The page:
Live: Doomtree Survive The Flood


Doomtree with F. Stokes
Gramercy Theater
Thursday, February 16, 2012

Better than: Getting flooded out at the Bowery Ballroom and canceling the show completely.

It was the night that wasn’t supposed to be.

Yesterday afternoon, Minneapolis rap collective Doomtree — scheduled to perform later in the evening at the Bowery Ballroom — learned that they might not be able to take the famed New York City stage after all. The reason? Of all things, a water main burst and flooded the venue. The bookers scrambled and successfully changed the show’s location to the Gramercy Theater, promising to honor any tickets to the Bowery show. With this little episode (combined with the fact that Doomtree is one of the most talented and dedicated rap groups working today), the night’s crowd buzzed with an itching, overwhelming anxiety.

As we waited for Doomtree, there was a collective empathy for the situation from both the concert attendees and the opener F. Stokes, as everyone seemed to be just thankful the show was actually happening. The moment Doomtree’s mastermind producer Lazerbeak walked on stage, Gramercy exploded. He sheepishly thanked the crowd, and proceeded to drop a sticky, ambient beat on the onlookers. Before anyone knew it, the rest of the crew joined him on stage and launched into the explosive “No Way,” the opening track from 2011’s No Kings, bouncing and jumping around like wind-up dolls. “Attack and we’re on you like a Mack truck, Your Honor,” Cecil Otter rhymed. “We are
that fucking fithy.” Just like that, the night began.

There was a theme of appreciation throughout the concert. Perhaps it was just the
Midwest “nice” New Yorkers always hear about, but for as bombastic and crazy as Doomtree’s members are on stage, they made sure to let the audience know, repeatedly, they were incredibly grateful so many people showed up for the concert. “At 1p.m. we thought we had no show,” Cecil said after the opening song. “Thank you for being with us.” And it was this, the collective’s earnest thankfulness, that led you to believe, no matter how loud or in-your-face these emcees got (and believe me, when there’s five people on stage shouting into each of their respective microphones at the same time, things can get pretty loud), if you happened to run into P.O.S. or Sims or any of the other members of Doomtree after the show, grabbing a beer at a bar down the block wouldn’t be out of the question.

What separates Doomtree from the rest of the current hip-hop field is this everyman approach. In the most literal sense, titling their sophomore album No Kings is an example of this (a slightly different title than another familiar album about thrones and kings from 2011). Made up of hodgepodge of seven characters — some of whom have well-respected backgrounds in slam poetry, but all of whom have found hip-hop as a viable form of art thanks to the label Rhymesayers — Doomtree utilizes its oddballness as a tool to stick out.

Aside from having members who dedicate songs to “people with shitty jobs,” the group’s guitar-tinged monster beats matched with fast-talking lyrics about togetherness and perseverance doesn’t come across like typical hip-hop. And when they’re on stage, rhyming verses and trading beats, they are a collective in every sense of the word, encouraging the crowd to join the ruckus.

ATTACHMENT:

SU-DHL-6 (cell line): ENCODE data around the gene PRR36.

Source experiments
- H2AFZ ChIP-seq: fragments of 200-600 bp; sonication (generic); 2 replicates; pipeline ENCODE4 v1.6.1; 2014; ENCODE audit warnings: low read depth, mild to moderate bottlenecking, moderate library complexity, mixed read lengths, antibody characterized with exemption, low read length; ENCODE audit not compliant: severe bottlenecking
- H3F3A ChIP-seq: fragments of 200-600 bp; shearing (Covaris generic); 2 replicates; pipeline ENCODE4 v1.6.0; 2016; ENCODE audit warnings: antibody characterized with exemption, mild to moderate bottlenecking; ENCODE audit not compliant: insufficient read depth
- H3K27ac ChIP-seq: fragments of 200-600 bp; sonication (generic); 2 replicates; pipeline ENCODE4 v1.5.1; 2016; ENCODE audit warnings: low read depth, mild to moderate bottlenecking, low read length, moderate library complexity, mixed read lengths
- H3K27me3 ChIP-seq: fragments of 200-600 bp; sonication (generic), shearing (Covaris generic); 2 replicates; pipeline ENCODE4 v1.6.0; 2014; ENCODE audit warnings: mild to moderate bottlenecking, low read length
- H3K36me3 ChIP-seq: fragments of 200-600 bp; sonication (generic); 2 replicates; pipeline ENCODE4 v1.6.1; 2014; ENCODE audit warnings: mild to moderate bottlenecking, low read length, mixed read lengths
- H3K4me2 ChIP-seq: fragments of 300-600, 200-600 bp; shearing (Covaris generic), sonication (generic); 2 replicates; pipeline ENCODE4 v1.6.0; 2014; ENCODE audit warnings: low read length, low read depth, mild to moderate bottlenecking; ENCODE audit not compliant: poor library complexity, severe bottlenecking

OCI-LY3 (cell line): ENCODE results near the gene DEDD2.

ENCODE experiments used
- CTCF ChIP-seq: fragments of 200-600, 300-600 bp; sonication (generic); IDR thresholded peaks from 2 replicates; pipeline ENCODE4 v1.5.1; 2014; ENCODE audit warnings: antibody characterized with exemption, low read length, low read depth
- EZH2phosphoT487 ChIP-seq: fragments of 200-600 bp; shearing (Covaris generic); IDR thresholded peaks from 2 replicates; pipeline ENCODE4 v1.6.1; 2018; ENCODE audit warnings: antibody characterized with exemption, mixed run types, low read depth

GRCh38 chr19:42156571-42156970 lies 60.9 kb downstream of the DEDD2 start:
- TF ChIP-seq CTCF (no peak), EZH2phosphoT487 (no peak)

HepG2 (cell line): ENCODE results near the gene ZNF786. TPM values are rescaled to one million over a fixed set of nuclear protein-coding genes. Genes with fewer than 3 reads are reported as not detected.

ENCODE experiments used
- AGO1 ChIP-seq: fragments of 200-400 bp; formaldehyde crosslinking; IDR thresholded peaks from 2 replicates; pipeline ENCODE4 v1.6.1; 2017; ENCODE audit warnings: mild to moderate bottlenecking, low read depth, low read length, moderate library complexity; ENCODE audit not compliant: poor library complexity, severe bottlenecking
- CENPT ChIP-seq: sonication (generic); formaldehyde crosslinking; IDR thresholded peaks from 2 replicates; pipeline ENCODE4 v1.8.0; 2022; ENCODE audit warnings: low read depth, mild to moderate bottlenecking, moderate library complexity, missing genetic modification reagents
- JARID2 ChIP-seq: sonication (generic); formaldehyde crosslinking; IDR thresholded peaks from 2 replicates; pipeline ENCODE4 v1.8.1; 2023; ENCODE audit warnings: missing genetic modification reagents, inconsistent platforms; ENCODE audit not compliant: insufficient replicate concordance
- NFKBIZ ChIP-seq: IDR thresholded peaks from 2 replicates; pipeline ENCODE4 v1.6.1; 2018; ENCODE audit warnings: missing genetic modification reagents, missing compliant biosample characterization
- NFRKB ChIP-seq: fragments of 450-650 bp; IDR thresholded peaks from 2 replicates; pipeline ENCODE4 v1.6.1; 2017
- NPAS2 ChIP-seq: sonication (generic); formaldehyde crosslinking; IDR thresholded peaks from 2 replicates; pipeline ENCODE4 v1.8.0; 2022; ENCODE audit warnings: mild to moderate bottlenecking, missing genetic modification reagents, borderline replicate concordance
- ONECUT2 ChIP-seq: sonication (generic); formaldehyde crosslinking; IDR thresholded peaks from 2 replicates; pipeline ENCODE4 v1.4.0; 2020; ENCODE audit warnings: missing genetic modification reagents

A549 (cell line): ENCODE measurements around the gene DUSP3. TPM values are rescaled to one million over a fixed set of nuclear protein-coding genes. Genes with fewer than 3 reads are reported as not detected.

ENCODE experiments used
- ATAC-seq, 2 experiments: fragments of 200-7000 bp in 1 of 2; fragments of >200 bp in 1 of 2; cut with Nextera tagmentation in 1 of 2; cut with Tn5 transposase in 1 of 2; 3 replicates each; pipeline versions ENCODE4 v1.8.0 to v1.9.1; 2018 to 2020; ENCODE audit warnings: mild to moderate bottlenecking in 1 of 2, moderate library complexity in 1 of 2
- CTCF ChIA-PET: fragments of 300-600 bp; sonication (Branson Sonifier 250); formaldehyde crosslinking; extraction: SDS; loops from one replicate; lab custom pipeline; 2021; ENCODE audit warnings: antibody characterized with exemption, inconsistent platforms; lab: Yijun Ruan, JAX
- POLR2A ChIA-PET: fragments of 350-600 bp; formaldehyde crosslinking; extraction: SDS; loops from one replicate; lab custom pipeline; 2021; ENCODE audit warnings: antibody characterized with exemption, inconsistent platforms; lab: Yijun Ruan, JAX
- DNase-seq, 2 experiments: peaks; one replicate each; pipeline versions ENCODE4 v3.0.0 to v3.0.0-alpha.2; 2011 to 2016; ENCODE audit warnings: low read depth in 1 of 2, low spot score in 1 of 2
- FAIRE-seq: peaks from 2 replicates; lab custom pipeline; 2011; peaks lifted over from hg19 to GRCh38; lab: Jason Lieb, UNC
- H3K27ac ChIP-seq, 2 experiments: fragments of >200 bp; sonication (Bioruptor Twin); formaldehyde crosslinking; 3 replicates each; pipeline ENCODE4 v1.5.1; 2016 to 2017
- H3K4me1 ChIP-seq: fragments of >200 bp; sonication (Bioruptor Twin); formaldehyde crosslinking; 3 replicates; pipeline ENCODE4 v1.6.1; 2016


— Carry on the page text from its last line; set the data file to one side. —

It’d be easy to assume that an onslaught of music so loud and grandiose would get a little
overbearing a couple songs into the set. If the entire concert is a climax, then where’s the climax?

But credit the high-energy dedication of Doomtree’s members for keeping that worry at bay. They never tired, but only got stronger throughout the performance. Had they not been so interactive with the audience, this may not have worked — but the joy of five emcees on stage who are bouncing around like crazy people is that it makes bouncing around like a crazy person the sane thing to do.

P.O.S., the most critically-acclaimed of the collective, completely owns whenever he has the mic in hand. His chest-thumping delivery often ups the ante for the rest of the group. And last night, this seemed to be a game that the members played with one another. Each time somebody stepped center stage to take a verse, they tried to out-do the one before, and the one before that, and the one before that. Dessa’s fluid, dynamic presence beautifully blends rap and poetry, and does the difficult job of humanizing the explosive beats.

At the end of the two plus hour performance, after the group seemed to end with the No Kings closing track “Fresh New Trash,” Mike Mictlan grabbed the mic one last time and gave an acapella rendition of “Prizefight,” from he and Lazerbeak’s 2008 album Hand Over Fist. “Till the flames surround me, till they drown me, I could never give this up, I will never give this up,” he spat, before pausing a moment among the silence of the theater. “I could never give Doomtree up.”

Indeed, Mr. Mictlan. Indeed.

Critical Bias: I’m originally from Iowa, so any music remotely close to the heartland tends to make my Midwest heart swoon.

Overheard: “OH YEAH BANGARANG!” -Some guy two rows behind me the moment the lights dimmed for F. Stokes, the opener. The crowd was really excited.

Random Notebook Dump: Dessa = swag.